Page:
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SOLDIER BLUE (director: Ralph Nelson; screenwriters: based on the novel by Theodore V. Olsen/John Gay; cinematographer: Robert Hauser; editor: Alex Beaton; music: Roy Budd; cast: Candice Bergen (Cresta Marybelle Lee), Peter Strauss (Honus Gant), Donald Pleasence (Isaac Cumber), John Anderson (Col. Iverson), Jorge Rivero (Dana Elcar); Runtime: 112; MPAA Rating: PG; producers: Harold Loeb/Gabriel Katzka; LionsGate (Avco Embassy); 1970)
“Tries to compare this atrocity in Indian history with the My Lai massacre occurring in modern times during the Vietnam War.

Reviewed by Dennis Schwartz

The once controversial violent anti-war film was a box office flop. It has not dated well. The climax of the cavalry looking to wipe-out the Indians in a massacre, makes the soldiers look like the villains. The mutilations, hordes of atrocities and rapes have been removed to give this R rated film a PG rating. It’s a dramatization of the Sand Creek Massacre of 1864. Director Ralph Nelson(“Fate is the Hunter”/”Charly”/”Father Goose”) keeps things bloody violent. It’s based on the novel by Theodore V. Olsen and screenplay by John Gay, who keeps to the anti-violence agenda by filling the screen with relentless bloody violence.

Indian folksinger Buffy Ste. Marie sings.

In 1864, a cavalry unit in Colorado is transporting to Fort Reunion, home of the 11th Colorado Volunteers, Cresta Marybelle Lee (Candice Bergen), the fiancée of an officer once stationed at the fort. Two years ago Cresta was taken by the Cheyenne and has just escaped, hoping to join her fiancé out west. Also on the mission is Captain Battles (Dana Elcar), the paymaster, with a strongbox containing gold. They are attacked in an ambush by Cheyenne, who steal the gold. The only 2 survivors are Cresta and a callow soldier Honus Gant (Peter Strauss), who flee through the desert and must overcome many obstacles. They survive due to Cresta’s battle skills learned while in captivity.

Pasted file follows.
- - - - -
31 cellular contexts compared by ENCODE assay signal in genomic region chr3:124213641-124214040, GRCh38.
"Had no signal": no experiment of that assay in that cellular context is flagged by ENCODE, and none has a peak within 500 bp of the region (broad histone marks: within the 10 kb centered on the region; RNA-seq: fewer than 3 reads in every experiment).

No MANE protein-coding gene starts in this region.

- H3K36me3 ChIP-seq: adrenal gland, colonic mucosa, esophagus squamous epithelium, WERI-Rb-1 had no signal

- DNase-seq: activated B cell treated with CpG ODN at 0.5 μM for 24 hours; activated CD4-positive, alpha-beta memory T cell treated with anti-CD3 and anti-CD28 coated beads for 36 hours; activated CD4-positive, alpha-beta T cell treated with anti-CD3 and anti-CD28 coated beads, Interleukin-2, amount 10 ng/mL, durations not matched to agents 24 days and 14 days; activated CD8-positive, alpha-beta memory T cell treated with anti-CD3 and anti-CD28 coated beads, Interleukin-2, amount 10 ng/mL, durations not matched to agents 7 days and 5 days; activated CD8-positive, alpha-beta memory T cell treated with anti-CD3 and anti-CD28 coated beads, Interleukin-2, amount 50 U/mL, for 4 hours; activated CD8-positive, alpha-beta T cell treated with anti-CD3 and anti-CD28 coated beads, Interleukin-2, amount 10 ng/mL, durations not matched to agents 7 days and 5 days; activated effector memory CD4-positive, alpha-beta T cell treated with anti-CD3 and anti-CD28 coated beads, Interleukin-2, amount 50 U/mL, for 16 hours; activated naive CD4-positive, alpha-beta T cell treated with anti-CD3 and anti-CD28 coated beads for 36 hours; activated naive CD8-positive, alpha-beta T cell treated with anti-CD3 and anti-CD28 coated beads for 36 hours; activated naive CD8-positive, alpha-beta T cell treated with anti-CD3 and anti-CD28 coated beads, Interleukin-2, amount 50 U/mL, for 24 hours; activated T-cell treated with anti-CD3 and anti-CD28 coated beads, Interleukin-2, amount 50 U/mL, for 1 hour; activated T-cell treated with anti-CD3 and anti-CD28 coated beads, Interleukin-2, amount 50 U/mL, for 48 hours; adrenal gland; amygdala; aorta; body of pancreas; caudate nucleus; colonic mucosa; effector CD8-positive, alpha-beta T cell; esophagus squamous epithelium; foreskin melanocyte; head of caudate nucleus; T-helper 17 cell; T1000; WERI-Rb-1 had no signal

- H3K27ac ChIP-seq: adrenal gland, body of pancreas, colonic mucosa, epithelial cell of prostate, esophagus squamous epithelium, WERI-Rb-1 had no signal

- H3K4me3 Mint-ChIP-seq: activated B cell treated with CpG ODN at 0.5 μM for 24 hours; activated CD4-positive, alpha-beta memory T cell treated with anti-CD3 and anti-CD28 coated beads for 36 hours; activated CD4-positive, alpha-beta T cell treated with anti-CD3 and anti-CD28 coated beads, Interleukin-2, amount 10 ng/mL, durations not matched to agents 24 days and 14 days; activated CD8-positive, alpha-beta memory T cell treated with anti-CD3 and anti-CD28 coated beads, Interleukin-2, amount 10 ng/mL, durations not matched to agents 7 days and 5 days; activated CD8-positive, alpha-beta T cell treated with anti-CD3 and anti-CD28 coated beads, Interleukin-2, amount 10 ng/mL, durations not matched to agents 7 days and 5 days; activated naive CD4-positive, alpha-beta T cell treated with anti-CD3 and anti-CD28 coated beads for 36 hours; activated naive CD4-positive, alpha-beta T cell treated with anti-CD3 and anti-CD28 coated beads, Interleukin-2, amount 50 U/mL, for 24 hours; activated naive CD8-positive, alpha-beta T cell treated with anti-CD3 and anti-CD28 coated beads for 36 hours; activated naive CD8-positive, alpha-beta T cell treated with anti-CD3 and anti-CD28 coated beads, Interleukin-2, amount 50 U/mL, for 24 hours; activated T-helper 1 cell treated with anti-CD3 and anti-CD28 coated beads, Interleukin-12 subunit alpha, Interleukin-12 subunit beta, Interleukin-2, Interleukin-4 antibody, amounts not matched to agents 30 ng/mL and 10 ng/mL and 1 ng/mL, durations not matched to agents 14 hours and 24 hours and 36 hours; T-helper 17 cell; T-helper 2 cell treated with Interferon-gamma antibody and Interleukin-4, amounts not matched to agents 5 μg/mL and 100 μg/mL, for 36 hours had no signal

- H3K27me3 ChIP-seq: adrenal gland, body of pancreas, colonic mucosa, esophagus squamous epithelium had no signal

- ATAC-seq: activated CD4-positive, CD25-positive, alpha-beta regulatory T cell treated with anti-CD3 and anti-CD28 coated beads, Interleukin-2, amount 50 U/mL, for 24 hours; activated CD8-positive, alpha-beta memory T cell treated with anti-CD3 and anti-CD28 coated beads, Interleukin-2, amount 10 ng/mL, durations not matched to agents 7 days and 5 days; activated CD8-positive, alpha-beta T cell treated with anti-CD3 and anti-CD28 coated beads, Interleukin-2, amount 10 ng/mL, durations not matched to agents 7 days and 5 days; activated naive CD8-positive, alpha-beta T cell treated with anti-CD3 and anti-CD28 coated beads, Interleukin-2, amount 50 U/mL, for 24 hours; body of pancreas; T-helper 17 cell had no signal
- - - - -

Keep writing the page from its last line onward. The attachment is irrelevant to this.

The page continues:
Along the way they encounter the evil white man Isaac Cumber (Donald Pleasence), an unscrupulous trader who sells the Cheyenne guns for the stolen gold. Cumber takes the pair prisoner. When Honus is wounded, Cresta escapes and goes to the fort for help. Once there, she overhears the soldiers preparing for a massacre and finds herself in conflict as she races to warn the Cheyenne.

Nelson tries to compare this atrocity in Indian history with the My Lai massacre occurring in modern times during the Vietnam War.

Though a disturbing film, it’s greatly weakened by the poor performances of a miscast Bergen and the bland Strauss.


Dennis Schwartz: “Ozus’ World Movie Reviews”